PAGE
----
Local residents who stayed up all night Tuesday to find out who will be their next representative in Congress are still waiting for the final word.
The tight race between Congressman Tim Bishop and Republican challenger Randy Altschuler has still not been called, and Mr. Bishop said he’d wait until the absentee ballots were counted to claim victory.
The incumbent Southampton Democrat was leading the St. James businessman by fewer than 3,500 votes in New York’s 1st District race, according to unofficial results from the Suffolk County Board of Elections, but they did not include a reported 9,500 absentee ballots.
Mr. Bishop called it the most heated election of his political career “by far.”
“My first campaign was when I went to unseat an incumbent and to win that by a narrow margin is one thing,” Mr. Bishop said of his two-point win over Felix Grucci in 2002. “But to be an incumbent and hang on by this kind of margin shows you how tightly contested the race was.”
It was so tightly contested, the Altschuler camp was still holding out hope Wednesday that things would break their way.
“The 1st Congressional District race is too close to call,” said campaign spokesman Rob Ryan in a telephone interview Wednesday afternoon. “Our election lawyer is currently collecting needed information at the Suffolk County Board of Elections. Thousands of absentee ballots are in play and that number is sure to increase over the next few days. We plan to proceed in a judicious fashion until every vote has been actually counted.”
If the results hold up, Mr. Bishop would be the first East End congressman elected to five terms in 40 years — Democrat Otis Pike of Riverhead served 18 years in the House before retiring in 1978.
But Mr. Bishop would be serving in the minority this time around. The GOP was expected to have won at least 60 seats in the House, once all the votes are finalized. It needed 39 to take control.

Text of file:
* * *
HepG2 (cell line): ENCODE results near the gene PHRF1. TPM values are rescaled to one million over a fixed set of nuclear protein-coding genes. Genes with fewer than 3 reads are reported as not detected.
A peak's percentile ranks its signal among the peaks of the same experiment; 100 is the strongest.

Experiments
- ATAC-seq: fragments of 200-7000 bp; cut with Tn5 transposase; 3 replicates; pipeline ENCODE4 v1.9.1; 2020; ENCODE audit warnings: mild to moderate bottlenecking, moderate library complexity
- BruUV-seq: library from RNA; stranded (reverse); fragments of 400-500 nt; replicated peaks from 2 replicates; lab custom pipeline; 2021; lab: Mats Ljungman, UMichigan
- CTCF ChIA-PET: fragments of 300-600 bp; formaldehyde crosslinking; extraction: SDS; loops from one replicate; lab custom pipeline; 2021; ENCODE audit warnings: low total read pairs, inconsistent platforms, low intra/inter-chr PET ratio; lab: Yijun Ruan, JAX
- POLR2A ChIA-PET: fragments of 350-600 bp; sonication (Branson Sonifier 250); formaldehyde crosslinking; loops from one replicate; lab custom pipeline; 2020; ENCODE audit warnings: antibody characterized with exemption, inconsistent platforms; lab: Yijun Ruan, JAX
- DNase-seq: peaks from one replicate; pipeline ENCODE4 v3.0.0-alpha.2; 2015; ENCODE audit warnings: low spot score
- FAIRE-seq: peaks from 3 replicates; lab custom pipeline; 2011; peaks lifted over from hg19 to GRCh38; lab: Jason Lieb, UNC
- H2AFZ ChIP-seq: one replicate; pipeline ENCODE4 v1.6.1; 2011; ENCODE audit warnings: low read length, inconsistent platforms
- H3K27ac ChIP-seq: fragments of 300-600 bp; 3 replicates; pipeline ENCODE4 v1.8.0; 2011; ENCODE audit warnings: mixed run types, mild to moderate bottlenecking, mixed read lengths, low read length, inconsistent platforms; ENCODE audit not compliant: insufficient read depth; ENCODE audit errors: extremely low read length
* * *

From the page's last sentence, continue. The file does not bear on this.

Mr. Altschuler’s defeat at the hands of Mr. Bishop would be one of the few disappointments suffered by Republicans Tuesday.
And it’s not for a lack of trying. Mr. Bishop’s seat, in a district where registered Republicans outnumber any other party’s registration number, was a major focal point for GOP and Conservative leaders for the past two years.
Mr. Altschuler, who spent $3 million of his own money on the long campaign, tried to capitalize on anti-Democratic sentiment nationwide, calling Mr. Bishop a “rubber stamp” for Speaker Nancy Pelosi and the Democratic leadership — which took a major hit across the country Tuesday.
Knowing what happened elsewhere around the country, Mr. Bishop was somewhat somber following his apparent victory Tuesday.
“It’s hard to be elated when I know many of my fellow public servants have had a tough night,” he said. “What we need to do is dig in and fight back.”
The local race for Assembly is also still too close to call, with Republican challenger Dan Losquadro leading incumbent Marc Alessi (D-Shoreham) by just 40 votes. Mr. Losquadro believed he would win the race, despite the close results.
“We’re confident that I will win this because we were aggressive with absentee ballots,” he said Tuesday night.
Mr. Alessi told his supporters it was still way too close to call.
“The election isn’t over,” he said. “It’s just beginning.”
Longtime Senator Ken LaValle was the only local candidate able to claim a certain win Tuesday night. He gave his victory speech in his landslide 30-point trouncing of Democratic challenger Jennifer Maertz of Rocky Point three hours before the final votes were even tallied.
“It always feels great to win,” Mr. LaValle said, “but it’s all about getting to the number 32. Winning the majority is critically important to my district, Long Island and the state.”
That balance of power in the Senate was also too close to call Wednesday with Democrats claiming they had held on to their majority early Wednesday morning, but several newspapers were calling close races in favor of the GOP. The New York Times reported Wednesday that the Senate could wind up with a 31-31 split.
Long Island Senators Brian Foley (D-Blue Point) and Craig Johnson (D-Port Washington) — who both voted in favor of the controversial MTA payroll tax — appeared to have lost their seats Tuesday, but several other races throughout the state were too close to call.
Samantha Brix and Jennifer Gustavson contributed reporting to this story.